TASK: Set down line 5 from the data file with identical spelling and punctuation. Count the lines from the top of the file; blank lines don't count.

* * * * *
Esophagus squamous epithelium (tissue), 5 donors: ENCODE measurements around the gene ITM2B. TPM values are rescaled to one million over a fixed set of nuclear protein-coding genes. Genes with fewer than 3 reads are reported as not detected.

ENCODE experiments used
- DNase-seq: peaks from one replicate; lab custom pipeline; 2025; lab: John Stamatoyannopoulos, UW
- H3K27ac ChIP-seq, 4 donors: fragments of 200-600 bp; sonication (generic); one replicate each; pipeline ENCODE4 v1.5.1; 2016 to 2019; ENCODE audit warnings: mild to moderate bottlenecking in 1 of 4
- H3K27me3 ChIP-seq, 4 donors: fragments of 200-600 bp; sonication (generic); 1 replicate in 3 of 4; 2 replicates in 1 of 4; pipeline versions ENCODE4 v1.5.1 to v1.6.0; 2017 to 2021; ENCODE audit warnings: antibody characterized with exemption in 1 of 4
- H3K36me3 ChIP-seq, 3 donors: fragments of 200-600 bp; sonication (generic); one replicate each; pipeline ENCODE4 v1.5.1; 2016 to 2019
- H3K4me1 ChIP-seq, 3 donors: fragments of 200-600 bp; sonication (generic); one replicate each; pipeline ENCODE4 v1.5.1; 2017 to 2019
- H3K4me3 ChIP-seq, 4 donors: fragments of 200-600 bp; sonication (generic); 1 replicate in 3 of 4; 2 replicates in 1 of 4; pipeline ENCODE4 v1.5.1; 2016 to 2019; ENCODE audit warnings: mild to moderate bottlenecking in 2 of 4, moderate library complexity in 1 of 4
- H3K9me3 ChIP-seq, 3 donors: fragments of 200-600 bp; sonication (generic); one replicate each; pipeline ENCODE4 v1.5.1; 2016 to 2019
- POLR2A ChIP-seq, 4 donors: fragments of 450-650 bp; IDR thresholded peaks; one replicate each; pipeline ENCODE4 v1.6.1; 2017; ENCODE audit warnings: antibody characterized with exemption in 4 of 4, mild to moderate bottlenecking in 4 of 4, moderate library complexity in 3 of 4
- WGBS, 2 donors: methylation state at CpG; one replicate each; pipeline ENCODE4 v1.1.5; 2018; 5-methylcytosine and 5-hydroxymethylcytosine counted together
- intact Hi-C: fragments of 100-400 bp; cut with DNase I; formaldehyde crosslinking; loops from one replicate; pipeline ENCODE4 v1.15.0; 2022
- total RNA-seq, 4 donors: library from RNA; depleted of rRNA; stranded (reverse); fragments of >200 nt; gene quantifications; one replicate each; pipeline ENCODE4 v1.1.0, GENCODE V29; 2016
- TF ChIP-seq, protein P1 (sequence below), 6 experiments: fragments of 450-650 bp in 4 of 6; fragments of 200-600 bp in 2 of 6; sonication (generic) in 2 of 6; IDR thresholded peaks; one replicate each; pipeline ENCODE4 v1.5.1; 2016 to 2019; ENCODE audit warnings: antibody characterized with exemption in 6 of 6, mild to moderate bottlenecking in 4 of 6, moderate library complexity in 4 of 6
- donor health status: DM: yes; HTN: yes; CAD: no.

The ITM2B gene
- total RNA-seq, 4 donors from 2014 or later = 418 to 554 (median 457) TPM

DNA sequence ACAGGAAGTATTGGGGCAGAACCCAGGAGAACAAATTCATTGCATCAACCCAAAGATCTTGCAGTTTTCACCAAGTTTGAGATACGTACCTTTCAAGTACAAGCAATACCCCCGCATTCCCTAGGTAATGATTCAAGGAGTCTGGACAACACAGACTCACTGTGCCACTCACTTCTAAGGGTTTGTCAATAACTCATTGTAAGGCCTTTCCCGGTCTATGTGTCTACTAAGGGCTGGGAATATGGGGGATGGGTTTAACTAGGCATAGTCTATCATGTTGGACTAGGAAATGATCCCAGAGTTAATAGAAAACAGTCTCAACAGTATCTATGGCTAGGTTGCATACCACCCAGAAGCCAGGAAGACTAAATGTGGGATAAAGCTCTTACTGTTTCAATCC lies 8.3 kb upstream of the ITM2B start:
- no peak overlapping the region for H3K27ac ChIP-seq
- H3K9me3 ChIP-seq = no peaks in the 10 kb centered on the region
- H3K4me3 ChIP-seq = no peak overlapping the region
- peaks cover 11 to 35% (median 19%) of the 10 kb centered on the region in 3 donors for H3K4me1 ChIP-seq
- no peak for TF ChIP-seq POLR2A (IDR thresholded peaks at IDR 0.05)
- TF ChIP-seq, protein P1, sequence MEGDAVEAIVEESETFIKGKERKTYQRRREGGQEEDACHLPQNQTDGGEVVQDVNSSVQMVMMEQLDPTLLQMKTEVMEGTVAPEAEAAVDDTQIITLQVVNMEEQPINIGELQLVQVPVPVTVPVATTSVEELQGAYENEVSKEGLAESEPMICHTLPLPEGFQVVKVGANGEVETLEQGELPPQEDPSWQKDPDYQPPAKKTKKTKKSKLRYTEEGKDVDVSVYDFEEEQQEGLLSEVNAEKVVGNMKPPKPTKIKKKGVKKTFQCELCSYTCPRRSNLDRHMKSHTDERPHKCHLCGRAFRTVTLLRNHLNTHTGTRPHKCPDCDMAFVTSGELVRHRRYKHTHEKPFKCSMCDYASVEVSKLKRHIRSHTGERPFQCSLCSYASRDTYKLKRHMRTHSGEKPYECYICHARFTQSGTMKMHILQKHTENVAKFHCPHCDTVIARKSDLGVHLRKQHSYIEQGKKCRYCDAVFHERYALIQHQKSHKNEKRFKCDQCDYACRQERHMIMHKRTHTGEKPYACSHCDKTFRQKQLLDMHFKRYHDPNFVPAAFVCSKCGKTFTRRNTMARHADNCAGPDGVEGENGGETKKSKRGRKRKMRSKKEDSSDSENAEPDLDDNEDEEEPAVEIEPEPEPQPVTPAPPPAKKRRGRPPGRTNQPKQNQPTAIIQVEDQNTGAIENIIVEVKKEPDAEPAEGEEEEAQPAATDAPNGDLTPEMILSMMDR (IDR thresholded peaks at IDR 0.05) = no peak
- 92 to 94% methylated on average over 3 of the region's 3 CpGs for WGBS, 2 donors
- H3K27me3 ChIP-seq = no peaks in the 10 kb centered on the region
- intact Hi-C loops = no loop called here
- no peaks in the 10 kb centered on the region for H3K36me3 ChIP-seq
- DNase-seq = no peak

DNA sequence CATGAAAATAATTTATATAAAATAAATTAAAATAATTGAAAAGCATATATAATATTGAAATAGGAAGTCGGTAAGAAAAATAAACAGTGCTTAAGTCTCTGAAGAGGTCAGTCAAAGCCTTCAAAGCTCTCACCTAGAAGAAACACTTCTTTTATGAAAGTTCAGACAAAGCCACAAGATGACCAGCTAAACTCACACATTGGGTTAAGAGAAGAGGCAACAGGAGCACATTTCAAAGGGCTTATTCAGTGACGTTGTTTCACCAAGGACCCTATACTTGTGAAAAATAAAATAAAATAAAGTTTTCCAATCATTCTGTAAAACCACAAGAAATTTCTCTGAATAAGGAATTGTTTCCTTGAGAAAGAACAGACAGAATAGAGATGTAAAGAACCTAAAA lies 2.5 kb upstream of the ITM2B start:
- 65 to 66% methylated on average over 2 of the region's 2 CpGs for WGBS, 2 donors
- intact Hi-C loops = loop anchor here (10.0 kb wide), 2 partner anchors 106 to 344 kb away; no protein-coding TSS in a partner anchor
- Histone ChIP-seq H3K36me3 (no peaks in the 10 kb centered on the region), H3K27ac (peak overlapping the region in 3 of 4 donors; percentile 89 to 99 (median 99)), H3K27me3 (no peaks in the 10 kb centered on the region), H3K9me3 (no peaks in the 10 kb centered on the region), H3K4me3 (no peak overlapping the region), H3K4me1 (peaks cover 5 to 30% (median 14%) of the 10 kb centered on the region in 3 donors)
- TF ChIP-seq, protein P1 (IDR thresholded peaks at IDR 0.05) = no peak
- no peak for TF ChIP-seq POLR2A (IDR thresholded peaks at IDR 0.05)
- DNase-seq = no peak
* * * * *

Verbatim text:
- H3K27me3 ChIP-seq, 4 donors: fragments of 200-600 bp; sonication (generic); 1 replicate in 3 of 4; 2 replicates in 1 of 4; pipeline versions ENCODE4 v1.5.1 to v1.6.0; 2017 to 2021; ENCODE audit warnings: antibody characterized with exemption in 1 of 4